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How to create a boutique hotel room on a budget

By Sam Stokoe

- Last updated on GMT

Add quirky, unexpected details with items found at flea markets or auctions to create character on a budget says designer Sam Stokoe
Add quirky, unexpected details with items found at flea markets or auctions to create character on a budget says designer Sam Stokoe
Sam Stokoe, hotel interior design specialist and director at Newman Gauge, gives her top tips to creating a boutique hotel on a tight budget. 

We love boutique hotels, there is a sense of pride, ownership and passion which is reflected in these unique settings. Many of the best boutique bedrooms have been created and operated by entrepreneurs who have a small number of rooms which they lovingly restore each morning to welcome new customers.  

For operators who want to create a boutique hotel without having a big budget, here are my top tips: 

Know your target market

Making the decision to create a boutique hotel should not be taken lightly, you will need to be very confident about who you are targeting as this style of hotel should ooze personality, character and attention to detail. A boutique bedroom triumphantly abandons safe and neutral tones associated with mass-market appeal and is generally braver with the design content. You need to ensure your guests will want that. 

Understand what boutique means

By marketing your hotel as 'boutique' you are raising the expectations of your guests and suggesting a sophisticated environment. Boutique does not necessarily mean indulgent, but it does mean it reflects culture and worldly experience.

Choose a style and be consistent

When it comes to choosing a style for your hotel, there should be no limits. Whether it's embracing street art, bold graphics, classical prints or energetic patterns, it must be expressed with confidence and not with insignificant token gestures.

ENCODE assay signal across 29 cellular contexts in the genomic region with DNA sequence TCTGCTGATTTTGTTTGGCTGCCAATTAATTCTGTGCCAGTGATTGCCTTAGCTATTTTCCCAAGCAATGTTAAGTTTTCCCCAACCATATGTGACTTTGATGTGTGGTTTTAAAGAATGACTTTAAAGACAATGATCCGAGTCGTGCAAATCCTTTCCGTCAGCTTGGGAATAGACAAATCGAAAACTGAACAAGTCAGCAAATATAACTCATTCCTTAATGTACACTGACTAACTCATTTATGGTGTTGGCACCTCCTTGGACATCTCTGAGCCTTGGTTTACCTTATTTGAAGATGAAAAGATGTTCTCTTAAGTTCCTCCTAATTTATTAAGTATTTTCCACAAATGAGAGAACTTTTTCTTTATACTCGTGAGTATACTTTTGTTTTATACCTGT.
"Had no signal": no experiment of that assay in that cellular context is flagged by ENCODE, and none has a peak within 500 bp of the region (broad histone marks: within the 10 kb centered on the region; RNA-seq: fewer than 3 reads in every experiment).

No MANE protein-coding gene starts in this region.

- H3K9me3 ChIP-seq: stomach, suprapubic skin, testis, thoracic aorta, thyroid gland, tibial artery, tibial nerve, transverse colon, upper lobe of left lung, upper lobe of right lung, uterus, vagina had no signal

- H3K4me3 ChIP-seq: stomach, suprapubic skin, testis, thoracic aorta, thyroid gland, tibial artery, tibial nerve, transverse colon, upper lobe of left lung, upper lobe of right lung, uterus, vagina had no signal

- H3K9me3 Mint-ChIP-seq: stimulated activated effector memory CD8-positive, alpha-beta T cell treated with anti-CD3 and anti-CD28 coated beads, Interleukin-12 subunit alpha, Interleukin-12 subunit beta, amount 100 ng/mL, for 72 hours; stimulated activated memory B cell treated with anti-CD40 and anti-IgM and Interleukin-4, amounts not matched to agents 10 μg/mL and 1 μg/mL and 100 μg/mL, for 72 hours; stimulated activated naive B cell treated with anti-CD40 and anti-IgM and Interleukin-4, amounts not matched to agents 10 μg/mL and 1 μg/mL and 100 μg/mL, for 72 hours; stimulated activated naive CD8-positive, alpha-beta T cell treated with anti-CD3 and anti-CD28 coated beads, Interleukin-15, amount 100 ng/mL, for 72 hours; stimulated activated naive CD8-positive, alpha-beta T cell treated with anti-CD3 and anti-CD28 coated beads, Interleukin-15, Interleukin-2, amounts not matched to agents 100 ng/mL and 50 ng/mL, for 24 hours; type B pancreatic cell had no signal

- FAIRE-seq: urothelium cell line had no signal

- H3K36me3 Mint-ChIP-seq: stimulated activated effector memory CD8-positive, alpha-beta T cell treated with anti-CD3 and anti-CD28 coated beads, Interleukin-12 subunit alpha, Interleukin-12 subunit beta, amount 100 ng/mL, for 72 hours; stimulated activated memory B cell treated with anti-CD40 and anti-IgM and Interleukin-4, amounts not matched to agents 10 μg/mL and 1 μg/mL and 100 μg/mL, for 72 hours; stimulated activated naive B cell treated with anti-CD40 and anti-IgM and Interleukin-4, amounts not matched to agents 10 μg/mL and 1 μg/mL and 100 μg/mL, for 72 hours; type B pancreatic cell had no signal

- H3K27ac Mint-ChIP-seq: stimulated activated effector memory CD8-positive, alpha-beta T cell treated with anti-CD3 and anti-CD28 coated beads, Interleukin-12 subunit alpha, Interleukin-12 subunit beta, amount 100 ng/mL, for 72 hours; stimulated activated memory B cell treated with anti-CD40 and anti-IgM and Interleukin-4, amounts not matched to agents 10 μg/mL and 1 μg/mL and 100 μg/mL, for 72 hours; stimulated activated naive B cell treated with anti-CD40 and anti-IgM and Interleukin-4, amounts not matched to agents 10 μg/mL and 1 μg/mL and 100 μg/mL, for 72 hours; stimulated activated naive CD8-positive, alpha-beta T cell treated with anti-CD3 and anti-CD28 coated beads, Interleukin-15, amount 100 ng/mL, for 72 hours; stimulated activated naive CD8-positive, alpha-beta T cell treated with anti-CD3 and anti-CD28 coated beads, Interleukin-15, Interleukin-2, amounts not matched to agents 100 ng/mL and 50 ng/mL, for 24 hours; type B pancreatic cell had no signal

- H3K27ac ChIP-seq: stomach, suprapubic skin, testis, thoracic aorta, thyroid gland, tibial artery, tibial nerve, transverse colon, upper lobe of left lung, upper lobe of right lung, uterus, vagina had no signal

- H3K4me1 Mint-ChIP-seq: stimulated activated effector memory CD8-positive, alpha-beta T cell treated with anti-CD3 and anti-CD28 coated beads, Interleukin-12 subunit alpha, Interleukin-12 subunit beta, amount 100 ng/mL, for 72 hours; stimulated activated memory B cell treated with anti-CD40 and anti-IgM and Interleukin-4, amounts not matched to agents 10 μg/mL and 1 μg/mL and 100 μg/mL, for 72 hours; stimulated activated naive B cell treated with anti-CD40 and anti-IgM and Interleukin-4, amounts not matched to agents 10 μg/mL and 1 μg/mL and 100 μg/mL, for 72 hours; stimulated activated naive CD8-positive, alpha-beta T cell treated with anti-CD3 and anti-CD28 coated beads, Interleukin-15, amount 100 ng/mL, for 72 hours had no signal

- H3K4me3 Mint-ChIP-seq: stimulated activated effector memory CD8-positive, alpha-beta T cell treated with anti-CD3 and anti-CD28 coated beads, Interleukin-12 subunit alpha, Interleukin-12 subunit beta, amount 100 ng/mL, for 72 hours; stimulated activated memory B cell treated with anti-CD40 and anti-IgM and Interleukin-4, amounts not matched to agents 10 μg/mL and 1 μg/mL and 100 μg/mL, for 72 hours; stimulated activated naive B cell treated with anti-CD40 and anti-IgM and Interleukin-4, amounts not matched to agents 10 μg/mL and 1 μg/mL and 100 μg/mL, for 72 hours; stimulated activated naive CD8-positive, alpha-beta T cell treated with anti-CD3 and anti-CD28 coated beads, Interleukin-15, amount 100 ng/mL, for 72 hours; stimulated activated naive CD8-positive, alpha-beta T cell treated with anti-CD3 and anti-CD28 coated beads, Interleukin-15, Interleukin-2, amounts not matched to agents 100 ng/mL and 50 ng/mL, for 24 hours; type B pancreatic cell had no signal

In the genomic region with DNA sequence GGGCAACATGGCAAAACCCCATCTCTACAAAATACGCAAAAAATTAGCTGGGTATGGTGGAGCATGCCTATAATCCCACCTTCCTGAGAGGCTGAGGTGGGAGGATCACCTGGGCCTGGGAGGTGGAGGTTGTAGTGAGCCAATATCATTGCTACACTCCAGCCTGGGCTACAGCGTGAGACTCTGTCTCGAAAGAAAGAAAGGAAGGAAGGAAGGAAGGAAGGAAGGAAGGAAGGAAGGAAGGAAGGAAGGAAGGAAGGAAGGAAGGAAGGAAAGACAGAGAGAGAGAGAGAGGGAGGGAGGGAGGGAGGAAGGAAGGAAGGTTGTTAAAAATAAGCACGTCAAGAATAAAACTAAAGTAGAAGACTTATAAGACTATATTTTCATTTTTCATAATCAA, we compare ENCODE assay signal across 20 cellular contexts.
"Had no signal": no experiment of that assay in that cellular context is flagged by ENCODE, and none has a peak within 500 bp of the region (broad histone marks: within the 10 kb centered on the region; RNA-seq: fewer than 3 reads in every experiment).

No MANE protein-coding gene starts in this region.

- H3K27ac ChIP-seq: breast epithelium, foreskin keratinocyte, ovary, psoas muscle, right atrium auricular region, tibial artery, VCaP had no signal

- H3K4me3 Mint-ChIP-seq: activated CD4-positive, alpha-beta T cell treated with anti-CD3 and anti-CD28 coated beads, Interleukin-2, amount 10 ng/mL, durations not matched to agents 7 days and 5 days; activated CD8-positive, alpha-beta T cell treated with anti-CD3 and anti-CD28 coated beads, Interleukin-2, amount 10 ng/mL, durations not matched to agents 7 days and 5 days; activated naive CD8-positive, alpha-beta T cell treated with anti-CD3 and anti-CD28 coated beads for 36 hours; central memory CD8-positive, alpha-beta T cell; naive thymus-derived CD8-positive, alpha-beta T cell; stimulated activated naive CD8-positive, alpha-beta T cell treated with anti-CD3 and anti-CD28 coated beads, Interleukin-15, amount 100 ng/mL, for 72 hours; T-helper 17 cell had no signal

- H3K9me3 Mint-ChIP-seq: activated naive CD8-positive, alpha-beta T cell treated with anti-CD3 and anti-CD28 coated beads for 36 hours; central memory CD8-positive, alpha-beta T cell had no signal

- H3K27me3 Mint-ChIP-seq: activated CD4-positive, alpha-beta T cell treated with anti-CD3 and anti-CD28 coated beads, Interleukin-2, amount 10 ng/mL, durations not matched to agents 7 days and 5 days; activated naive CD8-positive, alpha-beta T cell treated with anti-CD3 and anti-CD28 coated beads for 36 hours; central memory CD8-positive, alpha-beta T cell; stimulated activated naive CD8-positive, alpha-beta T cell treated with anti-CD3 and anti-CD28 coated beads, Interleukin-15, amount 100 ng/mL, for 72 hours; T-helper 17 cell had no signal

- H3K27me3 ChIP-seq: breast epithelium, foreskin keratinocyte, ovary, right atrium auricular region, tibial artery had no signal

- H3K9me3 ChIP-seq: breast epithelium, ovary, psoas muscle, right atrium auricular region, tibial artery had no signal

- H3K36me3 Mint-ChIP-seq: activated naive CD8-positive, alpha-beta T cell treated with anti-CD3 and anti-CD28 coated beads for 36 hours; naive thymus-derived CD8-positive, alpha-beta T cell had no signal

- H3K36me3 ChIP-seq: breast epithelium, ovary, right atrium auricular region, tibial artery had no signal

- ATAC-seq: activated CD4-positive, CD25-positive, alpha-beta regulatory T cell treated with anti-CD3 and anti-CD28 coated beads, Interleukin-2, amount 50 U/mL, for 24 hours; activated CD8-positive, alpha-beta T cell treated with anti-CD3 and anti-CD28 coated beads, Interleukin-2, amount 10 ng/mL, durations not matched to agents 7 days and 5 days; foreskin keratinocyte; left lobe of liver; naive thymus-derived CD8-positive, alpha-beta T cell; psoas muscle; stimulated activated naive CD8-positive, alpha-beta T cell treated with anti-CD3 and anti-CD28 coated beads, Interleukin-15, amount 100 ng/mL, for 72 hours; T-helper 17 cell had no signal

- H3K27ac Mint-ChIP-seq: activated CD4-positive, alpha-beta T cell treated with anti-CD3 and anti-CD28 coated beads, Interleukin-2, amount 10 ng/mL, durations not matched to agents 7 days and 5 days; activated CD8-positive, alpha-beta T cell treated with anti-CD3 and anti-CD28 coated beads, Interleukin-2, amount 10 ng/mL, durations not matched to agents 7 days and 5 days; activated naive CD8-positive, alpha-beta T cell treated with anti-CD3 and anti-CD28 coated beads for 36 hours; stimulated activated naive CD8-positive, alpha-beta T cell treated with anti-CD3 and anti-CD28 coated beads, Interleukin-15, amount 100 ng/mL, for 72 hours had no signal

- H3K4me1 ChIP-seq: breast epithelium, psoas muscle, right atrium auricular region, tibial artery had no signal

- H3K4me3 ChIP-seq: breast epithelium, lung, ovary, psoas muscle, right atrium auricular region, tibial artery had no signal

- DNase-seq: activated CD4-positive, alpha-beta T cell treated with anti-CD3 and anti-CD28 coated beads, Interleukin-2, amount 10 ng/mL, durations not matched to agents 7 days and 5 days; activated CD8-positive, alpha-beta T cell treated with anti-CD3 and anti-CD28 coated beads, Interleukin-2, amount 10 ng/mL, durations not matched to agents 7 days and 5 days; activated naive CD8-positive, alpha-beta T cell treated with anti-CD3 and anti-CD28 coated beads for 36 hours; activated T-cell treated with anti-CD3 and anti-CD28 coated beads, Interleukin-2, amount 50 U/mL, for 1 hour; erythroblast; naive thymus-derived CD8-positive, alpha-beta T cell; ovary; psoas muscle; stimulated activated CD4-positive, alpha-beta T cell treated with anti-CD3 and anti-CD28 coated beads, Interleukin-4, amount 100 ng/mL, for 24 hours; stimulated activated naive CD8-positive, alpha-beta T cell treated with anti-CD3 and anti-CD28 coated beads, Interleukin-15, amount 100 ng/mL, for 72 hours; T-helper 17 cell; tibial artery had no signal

First impressions count

Customers will make a split second decision about your accommodation on their initial observation.  Do not put all of budget into small items like fantastic cushions and taps make sure there is a visual hook which is obvious upon entering the room.  This can be a large wall graphic, feature arm chair or headboard detail.  It is worth considering that potential guests may select their destination based on images they find online, the photo of your accommodation must include a visual centre piece which captures the personality you want to reflect.

Think secondhand for unique features

The beauty to a boutique hotel is that each room is unique, a wealth of unexpected features which have been lovingly sought out specifically to breathe life into this carefully crafted space. Car boot sales, flea markets and auctions all offer unusual cost effective treasures. Fantastic light fittings can be found which can be rewired and tested for commercial use by qualified electricians, for example. 

This overall disregard to sensible interior design solutions allows quirky details to be appreciated by guests whilst providing clever cost saving solutions. Exposed lamps are currently on trend, however exposed pipework, second hand tables and open fronted wardrobes should all be explored.

Use lighting to create ambiance

Consider how each area of the accommodation is used and provide appropriate lighting. Expensive dimmers and colour changing lighting are not necessary as long as there is a variety of lighting which can be switched on independently to reflect the required mood.

Don't scrimp on the important stuff

Remember to focus the majority of the budget on the places where it will be appreciated the most. These, without exception, are a great shower, comfortable mattress and blackout curtains.

Remember the regulations 

Understand the regulations regarding ‘spread of flame’, particularly on furniture, curtains and wall finishes, and ensure that you fit your accommodation out with contract-quality items. On the quest to find quirky and original furniture, you may end up on auction sites like Ebay, but there will be no guarantees it will have flame retardant fabric or combustion modified upholstery foam which is essential in commercial environments.  

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